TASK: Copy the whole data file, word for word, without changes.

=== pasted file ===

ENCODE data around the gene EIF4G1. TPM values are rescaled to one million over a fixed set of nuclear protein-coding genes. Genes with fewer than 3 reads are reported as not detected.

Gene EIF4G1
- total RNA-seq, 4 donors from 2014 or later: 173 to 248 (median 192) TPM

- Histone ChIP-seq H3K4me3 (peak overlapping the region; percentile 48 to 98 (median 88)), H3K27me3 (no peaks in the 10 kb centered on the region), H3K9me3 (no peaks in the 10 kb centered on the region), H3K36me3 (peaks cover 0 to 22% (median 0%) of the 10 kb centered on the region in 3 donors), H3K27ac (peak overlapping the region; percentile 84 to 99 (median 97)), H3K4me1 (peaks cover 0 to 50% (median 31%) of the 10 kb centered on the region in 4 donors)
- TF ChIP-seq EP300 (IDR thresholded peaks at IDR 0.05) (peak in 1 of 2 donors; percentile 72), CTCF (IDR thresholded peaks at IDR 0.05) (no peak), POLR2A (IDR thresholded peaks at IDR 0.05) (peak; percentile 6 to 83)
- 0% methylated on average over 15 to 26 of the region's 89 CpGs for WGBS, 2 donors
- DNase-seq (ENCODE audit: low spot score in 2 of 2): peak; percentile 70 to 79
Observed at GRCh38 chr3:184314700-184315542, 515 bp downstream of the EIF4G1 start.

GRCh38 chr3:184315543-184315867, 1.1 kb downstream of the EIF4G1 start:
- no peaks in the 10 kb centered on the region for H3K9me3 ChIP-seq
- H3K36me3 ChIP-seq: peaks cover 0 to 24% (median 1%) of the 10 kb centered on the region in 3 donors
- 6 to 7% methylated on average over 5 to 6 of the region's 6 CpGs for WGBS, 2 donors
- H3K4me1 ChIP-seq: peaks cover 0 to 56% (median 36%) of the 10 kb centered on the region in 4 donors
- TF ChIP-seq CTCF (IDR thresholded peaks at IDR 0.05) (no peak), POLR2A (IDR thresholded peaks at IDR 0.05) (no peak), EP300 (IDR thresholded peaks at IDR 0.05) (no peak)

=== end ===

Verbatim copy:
ENCODE data around the gene EIF4G1. TPM values are rescaled to one million over a fixed set of nuclear protein-coding genes. Genes with fewer than 3 reads are reported as not detected.

Gene EIF4G1
- total RNA-seq, 4 donors from 2014 or later: 173 to 248 (median 192) TPM

- Histone ChIP-seq H3K4me3 (peak overlapping the region; percentile 48 to 98 (median 88)), H3K27me3 (no peaks in the 10 kb centered on the region), H3K9me3 (no peaks in the 10 kb centered on the region), H3K36me3 (peaks cover 0 to 22% (median 0%) of the 10 kb centered on the region in 3 donors), H3K27ac (peak overlapping the region; percentile 84 to 99 (median 97)), H3K4me1 (peaks cover 0 to 50% (median 31%) of the 10 kb centered on the region in 4 donors)
- TF ChIP-seq EP300 (IDR thresholded peaks at IDR 0.05) (peak in 1 of 2 donors; percentile 72), CTCF (IDR thresholded peaks at IDR 0.05) (no peak), POLR2A (IDR thresholded peaks at IDR 0.05) (peak; percentile 6 to 83)
- 0% methylated on average over 15 to 26 of the region's 89 CpGs for WGBS, 2 donors
- DNase-seq (ENCODE audit: low spot score in 2 of 2): peak; percentile 70 to 79
Observed at GRCh38 chr3:184314700-184315542, 515 bp downstream of the EIF4G1 start.

GRCh38 chr3:184315543-184315867, 1.1 kb downstream of the EIF4G1 start:
- no peaks in the 10 kb centered on the region for H3K9me3 ChIP-seq
- H3K36me3 ChIP-seq: peaks cover 0 to 24% (median 1%) of the 10 kb centered on the region in 3 donors
- 6 to 7% methylated on average over 5 to 6 of the region's 6 CpGs for WGBS, 2 donors
- H3K4me1 ChIP-seq: peaks cover 0 to 56% (median 36%) of the 10 kb centered on the region in 4 donors
- TF ChIP-seq CTCF (IDR thresholded peaks at IDR 0.05) (no peak), POLR2A (IDR thresholded peaks at IDR 0.05) (no peak), EP300 (IDR thresholded peaks at IDR 0.05) (no peak)